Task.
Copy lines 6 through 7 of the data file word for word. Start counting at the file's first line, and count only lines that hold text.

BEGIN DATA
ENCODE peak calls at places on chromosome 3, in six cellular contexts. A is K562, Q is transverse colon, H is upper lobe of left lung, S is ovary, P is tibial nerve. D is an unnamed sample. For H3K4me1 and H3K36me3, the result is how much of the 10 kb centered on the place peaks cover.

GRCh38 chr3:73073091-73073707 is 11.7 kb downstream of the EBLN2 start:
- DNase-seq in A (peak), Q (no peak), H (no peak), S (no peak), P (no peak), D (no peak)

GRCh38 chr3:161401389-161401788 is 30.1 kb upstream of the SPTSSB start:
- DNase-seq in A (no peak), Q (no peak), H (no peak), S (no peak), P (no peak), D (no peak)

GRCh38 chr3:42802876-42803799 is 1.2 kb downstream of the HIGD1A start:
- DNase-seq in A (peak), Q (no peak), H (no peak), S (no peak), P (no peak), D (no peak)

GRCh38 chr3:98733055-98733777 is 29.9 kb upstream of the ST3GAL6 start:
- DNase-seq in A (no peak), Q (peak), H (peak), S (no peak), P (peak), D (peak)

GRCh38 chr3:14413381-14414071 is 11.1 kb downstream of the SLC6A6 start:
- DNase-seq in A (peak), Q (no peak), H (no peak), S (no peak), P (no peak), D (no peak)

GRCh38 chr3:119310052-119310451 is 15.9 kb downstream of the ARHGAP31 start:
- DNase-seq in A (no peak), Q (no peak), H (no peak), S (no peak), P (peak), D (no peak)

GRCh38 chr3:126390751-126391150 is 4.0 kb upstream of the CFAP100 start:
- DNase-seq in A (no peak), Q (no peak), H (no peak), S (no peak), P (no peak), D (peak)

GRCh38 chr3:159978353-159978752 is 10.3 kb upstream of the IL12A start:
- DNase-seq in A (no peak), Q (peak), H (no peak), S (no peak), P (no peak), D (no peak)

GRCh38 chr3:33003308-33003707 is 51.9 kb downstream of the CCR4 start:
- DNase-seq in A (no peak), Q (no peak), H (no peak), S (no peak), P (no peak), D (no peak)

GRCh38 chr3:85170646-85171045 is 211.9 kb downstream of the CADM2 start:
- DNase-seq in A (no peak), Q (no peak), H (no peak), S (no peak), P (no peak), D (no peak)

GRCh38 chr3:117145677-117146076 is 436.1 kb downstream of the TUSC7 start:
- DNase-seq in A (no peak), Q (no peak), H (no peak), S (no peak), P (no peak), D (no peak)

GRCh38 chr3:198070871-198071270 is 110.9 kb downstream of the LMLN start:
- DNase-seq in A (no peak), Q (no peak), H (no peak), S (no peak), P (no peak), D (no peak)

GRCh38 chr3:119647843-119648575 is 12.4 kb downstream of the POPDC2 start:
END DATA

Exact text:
GRCh38 chr3:42802876-42803799 is 1.2 kb downstream of the HIGD1A start:
- DNase-seq in A (peak), Q (no peak), H (no peak), S (no peak), P (no peak), D (no peak)